Mythology & Beliefs: Calliope
In Greek and Roman Mythology, Calliope was one of several Muses.
Calliope in Greek and Roman Biography and Mythology
[MUSAE.] - A Dictionary of Greek and Roman biography and
mythology, William Smith, Ed.
Calliope in Wikipedia
In Greek mythology, Calliope (Greek: Καλλιόπη Kalliope
"beautiful-voiced", English pronunciation: /kəˈlaɪ.əpiː/ kə-
LYE-ə-pee) was the muse of heroic poetry, daughter of Zeus
and Mnemosyne, and is now best known as Homer's muse, the
inspiration for the Iliad and the Odyssey.
One account says Calliope was the lover of the war god Ares,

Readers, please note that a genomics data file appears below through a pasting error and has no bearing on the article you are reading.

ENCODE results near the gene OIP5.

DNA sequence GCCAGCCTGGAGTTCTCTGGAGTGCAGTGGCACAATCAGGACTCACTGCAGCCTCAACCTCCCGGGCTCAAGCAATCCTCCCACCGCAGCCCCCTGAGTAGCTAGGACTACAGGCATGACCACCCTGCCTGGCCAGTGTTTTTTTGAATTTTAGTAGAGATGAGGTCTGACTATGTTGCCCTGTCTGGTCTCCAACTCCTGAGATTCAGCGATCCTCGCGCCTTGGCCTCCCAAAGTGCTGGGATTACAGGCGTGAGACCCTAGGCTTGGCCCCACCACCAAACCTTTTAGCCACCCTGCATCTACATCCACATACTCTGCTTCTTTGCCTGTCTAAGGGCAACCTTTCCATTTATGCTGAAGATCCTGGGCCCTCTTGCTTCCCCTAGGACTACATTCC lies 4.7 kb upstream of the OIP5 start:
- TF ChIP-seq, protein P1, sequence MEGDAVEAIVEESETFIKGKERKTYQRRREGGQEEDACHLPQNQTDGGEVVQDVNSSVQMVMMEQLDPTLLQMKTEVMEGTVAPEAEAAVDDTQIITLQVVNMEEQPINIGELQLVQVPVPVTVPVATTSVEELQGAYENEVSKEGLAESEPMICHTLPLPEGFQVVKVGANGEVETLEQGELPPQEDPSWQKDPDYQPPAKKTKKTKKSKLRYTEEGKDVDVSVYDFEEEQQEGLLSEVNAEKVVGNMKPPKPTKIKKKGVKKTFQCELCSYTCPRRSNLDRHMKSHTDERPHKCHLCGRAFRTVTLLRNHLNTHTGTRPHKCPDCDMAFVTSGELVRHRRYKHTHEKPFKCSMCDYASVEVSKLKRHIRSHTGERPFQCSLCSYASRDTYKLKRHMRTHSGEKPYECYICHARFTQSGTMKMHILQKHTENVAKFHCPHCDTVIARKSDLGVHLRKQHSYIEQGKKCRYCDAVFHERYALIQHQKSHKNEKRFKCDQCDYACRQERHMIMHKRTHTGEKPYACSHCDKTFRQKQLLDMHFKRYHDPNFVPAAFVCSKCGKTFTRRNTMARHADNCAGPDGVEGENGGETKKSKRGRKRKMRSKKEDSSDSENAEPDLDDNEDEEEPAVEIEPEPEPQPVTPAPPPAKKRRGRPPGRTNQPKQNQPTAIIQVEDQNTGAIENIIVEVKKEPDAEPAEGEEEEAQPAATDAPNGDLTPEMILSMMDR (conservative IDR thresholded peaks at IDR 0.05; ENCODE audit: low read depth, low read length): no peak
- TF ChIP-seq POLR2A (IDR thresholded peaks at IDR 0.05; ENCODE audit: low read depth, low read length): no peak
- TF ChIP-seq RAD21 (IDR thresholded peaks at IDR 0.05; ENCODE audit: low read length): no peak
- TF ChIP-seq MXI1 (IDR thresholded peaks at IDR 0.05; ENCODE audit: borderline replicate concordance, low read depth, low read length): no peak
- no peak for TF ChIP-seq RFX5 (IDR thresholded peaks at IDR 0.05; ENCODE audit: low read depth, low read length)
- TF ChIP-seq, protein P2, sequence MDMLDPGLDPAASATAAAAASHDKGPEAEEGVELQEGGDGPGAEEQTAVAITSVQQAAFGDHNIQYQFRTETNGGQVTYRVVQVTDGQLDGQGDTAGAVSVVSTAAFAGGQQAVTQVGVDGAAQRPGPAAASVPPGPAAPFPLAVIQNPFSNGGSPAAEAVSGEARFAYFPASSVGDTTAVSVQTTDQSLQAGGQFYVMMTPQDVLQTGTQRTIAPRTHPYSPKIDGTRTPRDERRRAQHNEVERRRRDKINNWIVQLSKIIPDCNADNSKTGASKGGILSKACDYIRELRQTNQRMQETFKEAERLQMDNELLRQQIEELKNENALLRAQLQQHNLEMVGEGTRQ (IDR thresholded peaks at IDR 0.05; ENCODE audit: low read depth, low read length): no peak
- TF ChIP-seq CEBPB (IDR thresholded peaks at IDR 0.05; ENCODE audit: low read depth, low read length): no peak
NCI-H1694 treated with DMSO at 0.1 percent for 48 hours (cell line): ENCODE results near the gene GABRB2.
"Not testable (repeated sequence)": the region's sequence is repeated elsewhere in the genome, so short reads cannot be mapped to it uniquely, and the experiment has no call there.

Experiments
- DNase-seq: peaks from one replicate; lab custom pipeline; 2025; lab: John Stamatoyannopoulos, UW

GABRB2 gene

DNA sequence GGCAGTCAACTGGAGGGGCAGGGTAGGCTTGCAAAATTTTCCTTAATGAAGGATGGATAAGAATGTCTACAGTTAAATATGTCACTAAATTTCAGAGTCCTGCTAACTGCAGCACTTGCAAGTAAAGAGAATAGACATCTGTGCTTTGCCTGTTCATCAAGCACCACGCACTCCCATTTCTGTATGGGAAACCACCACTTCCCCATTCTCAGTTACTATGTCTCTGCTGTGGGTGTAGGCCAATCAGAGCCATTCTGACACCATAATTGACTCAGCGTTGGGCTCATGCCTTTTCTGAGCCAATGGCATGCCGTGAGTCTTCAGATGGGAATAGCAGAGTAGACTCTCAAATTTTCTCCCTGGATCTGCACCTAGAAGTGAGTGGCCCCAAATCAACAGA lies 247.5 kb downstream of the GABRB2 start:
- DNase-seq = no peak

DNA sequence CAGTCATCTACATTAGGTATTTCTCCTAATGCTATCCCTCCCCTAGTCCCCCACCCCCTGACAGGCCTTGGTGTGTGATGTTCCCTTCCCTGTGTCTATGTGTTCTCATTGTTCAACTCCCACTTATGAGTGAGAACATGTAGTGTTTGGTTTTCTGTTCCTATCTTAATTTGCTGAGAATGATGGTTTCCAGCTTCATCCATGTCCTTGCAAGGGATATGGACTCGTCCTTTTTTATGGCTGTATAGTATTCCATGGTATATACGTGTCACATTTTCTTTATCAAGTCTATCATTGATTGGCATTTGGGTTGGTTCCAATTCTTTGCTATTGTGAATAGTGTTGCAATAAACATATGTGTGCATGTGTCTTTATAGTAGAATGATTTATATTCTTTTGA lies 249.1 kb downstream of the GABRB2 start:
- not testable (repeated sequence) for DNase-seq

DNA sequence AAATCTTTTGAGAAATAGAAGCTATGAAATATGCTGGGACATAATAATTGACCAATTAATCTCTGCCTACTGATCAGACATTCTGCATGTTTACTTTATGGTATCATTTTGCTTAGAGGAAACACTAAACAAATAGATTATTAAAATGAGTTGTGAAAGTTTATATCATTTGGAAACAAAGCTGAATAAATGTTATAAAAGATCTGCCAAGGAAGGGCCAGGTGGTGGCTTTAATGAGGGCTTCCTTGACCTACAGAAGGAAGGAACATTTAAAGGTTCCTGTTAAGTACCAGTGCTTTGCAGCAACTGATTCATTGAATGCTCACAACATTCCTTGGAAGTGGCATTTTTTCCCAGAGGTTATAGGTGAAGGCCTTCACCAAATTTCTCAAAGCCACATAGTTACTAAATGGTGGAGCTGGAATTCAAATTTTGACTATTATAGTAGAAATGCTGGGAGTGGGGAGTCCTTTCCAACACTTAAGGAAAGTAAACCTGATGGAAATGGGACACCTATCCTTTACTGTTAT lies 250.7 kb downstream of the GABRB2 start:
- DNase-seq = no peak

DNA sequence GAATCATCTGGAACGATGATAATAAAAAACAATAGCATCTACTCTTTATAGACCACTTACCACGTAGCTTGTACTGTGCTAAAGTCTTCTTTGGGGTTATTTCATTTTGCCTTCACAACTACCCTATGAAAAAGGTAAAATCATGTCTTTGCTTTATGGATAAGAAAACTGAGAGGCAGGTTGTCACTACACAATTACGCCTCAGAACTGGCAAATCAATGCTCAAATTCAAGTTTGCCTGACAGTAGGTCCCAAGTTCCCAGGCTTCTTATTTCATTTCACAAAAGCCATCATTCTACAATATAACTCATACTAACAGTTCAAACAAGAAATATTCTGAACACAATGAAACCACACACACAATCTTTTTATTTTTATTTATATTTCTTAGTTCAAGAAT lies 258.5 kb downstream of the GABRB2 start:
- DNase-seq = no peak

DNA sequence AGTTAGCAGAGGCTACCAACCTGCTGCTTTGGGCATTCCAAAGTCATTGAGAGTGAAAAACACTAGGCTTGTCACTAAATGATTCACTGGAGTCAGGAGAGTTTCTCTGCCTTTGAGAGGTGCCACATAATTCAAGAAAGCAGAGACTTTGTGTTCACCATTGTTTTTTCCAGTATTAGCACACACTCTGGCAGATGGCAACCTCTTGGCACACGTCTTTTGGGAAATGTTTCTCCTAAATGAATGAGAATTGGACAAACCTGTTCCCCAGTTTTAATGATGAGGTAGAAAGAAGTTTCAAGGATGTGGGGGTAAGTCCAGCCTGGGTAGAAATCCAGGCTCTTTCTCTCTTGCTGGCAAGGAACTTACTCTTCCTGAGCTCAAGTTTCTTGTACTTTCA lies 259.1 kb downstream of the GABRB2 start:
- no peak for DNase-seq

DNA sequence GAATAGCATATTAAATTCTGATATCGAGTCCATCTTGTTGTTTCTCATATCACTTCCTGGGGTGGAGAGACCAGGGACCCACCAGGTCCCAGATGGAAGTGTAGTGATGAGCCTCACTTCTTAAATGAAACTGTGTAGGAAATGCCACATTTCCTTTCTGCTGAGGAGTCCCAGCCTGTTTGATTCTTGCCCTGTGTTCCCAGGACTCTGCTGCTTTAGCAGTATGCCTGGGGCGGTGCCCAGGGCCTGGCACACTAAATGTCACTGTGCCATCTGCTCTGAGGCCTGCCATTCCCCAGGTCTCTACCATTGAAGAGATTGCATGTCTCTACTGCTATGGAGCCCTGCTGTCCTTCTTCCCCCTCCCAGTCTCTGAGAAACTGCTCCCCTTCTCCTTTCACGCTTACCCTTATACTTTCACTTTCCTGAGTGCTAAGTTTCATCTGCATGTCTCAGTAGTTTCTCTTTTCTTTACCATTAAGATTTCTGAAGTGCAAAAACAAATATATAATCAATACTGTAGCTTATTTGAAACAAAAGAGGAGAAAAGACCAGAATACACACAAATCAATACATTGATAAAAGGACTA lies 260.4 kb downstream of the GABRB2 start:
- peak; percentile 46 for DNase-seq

and bore him several sons: Mygdon, Edonus, Biston, and
Odomantus - respectively the founders of Thracian tribes known
as the Mygdones, Edones, Bistones and Odomantes.
Calliope also had two famous sons, Orpheus and Linus, by
either Apollo or the king Oeagrus of Thrace. She taught
Orpheus verses for singing She was the wisest of the Muses,
as well as the most assertive. She married Oeagrus close to
Calliope is always seen with a writing tablet in her hand. At
times, she is depicted as carrying a roll of paper or a book
or as wearing a gold crown. - Wikipedia
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